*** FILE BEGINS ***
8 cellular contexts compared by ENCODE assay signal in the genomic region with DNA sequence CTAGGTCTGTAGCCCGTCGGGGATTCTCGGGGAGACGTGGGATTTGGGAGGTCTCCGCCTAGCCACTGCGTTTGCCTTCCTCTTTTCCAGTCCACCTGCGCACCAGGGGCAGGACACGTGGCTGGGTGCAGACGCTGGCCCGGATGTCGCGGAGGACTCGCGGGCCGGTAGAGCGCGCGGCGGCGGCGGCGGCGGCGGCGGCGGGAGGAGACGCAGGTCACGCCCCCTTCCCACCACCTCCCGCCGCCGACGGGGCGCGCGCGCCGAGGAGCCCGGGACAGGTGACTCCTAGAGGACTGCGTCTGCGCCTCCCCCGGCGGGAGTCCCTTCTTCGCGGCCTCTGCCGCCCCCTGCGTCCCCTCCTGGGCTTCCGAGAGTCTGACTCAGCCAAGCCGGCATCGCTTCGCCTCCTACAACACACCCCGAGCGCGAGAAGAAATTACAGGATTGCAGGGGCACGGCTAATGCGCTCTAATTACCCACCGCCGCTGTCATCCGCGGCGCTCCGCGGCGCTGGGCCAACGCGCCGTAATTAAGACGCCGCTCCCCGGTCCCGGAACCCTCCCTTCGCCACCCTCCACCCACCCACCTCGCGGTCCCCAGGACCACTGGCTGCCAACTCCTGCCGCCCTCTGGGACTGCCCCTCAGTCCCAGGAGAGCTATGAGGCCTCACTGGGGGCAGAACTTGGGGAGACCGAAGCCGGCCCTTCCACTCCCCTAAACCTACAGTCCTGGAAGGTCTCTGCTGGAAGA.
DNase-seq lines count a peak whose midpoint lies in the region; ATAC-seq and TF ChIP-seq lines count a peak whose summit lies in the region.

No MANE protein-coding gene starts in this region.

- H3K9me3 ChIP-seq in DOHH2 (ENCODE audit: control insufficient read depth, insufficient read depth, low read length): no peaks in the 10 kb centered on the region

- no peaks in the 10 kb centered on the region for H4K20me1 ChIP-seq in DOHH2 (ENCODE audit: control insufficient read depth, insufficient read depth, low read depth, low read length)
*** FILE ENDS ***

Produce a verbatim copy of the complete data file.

8 cellular contexts compared by ENCODE assay signal in the genomic region with DNA sequence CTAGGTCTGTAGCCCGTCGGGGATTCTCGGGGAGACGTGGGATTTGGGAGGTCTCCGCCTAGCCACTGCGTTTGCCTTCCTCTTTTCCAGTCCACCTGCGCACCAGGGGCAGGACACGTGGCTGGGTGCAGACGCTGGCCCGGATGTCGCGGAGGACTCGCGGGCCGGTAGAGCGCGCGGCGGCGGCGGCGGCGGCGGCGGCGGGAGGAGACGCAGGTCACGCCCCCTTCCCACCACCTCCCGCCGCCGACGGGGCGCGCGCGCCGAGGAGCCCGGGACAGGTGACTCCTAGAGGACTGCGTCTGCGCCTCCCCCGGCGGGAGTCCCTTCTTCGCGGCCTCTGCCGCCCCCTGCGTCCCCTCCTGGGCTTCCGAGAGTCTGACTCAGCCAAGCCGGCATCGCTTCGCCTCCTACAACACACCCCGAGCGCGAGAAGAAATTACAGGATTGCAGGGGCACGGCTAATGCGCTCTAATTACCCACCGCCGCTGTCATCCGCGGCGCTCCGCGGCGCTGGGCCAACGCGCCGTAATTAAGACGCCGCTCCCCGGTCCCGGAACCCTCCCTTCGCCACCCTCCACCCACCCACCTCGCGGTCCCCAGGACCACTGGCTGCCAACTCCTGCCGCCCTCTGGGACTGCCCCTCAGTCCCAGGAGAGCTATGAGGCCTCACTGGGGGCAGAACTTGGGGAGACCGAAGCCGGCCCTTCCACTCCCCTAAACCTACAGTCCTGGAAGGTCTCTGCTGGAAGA.
DNase-seq lines count a peak whose midpoint lies in the region; ATAC-seq and TF ChIP-seq lines count a peak whose summit lies in the region.

No MANE protein-coding gene starts in this region.

- H3K9me3 ChIP-seq in DOHH2 (ENCODE audit: control insufficient read depth, insufficient read depth, low read length): no peaks in the 10 kb centered on the region

- no peaks in the 10 kb centered on the region for H4K20me1 ChIP-seq in DOHH2 (ENCODE audit: control insufficient read depth, insufficient read depth, low read depth, low read length)